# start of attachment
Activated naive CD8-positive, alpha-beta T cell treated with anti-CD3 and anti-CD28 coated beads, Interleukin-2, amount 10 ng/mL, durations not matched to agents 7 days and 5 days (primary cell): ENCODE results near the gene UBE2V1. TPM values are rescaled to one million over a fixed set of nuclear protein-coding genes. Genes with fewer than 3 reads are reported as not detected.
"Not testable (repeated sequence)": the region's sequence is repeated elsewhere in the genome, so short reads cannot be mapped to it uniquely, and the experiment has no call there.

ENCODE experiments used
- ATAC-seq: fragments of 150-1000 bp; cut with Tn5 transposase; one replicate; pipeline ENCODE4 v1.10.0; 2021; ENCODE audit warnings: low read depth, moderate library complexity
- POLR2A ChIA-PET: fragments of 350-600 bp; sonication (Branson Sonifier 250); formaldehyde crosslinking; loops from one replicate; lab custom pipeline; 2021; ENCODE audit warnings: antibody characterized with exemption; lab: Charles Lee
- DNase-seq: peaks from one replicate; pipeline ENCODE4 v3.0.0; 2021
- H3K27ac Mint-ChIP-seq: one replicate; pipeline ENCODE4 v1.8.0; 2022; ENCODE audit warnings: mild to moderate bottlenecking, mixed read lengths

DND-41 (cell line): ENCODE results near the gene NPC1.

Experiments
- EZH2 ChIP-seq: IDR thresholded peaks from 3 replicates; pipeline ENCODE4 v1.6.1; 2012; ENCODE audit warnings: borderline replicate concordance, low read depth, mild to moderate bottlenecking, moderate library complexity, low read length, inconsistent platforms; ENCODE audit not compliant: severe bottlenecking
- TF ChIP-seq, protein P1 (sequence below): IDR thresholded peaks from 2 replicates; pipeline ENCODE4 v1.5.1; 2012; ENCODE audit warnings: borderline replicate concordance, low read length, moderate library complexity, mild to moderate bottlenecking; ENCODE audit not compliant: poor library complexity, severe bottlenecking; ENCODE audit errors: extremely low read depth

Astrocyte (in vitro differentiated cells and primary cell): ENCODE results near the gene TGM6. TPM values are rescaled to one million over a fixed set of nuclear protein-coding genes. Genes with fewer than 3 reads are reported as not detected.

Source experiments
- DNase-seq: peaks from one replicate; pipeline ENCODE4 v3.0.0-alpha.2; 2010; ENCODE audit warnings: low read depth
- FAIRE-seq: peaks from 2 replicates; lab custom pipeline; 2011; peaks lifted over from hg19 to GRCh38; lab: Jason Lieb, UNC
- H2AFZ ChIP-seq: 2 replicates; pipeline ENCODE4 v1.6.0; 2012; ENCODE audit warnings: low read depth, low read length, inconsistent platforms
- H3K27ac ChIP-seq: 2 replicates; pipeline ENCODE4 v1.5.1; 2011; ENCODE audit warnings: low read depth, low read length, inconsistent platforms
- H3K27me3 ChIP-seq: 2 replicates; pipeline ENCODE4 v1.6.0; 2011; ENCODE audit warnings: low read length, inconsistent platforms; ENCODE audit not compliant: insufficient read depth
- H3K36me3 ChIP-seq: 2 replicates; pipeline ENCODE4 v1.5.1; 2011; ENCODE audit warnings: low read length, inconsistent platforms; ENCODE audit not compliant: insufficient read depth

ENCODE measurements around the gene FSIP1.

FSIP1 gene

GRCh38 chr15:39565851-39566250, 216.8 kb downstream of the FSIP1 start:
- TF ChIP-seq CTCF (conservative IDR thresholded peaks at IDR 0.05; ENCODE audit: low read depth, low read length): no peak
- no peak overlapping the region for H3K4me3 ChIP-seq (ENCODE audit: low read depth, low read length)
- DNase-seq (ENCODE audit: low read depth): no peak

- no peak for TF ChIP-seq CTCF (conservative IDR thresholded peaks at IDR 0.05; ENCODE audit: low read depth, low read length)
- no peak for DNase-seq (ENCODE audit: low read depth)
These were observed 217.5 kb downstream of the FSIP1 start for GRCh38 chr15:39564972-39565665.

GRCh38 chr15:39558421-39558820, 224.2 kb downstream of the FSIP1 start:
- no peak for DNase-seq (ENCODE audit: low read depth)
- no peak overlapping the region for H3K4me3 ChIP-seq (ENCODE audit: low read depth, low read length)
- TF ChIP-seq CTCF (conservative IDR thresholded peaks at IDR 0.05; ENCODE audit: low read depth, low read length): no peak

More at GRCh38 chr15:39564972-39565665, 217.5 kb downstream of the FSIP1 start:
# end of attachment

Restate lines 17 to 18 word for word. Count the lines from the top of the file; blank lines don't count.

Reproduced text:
- H3K27ac ChIP-seq: 2 replicates; pipeline ENCODE4 v1.5.1; 2011; ENCODE audit warnings: low read depth, low read length, inconsistent platforms
- H3K27me3 ChIP-seq: 2 replicates; pipeline ENCODE4 v1.6.0; 2011; ENCODE audit warnings: low read length, inconsistent platforms; ENCODE audit not compliant: insufficient read depth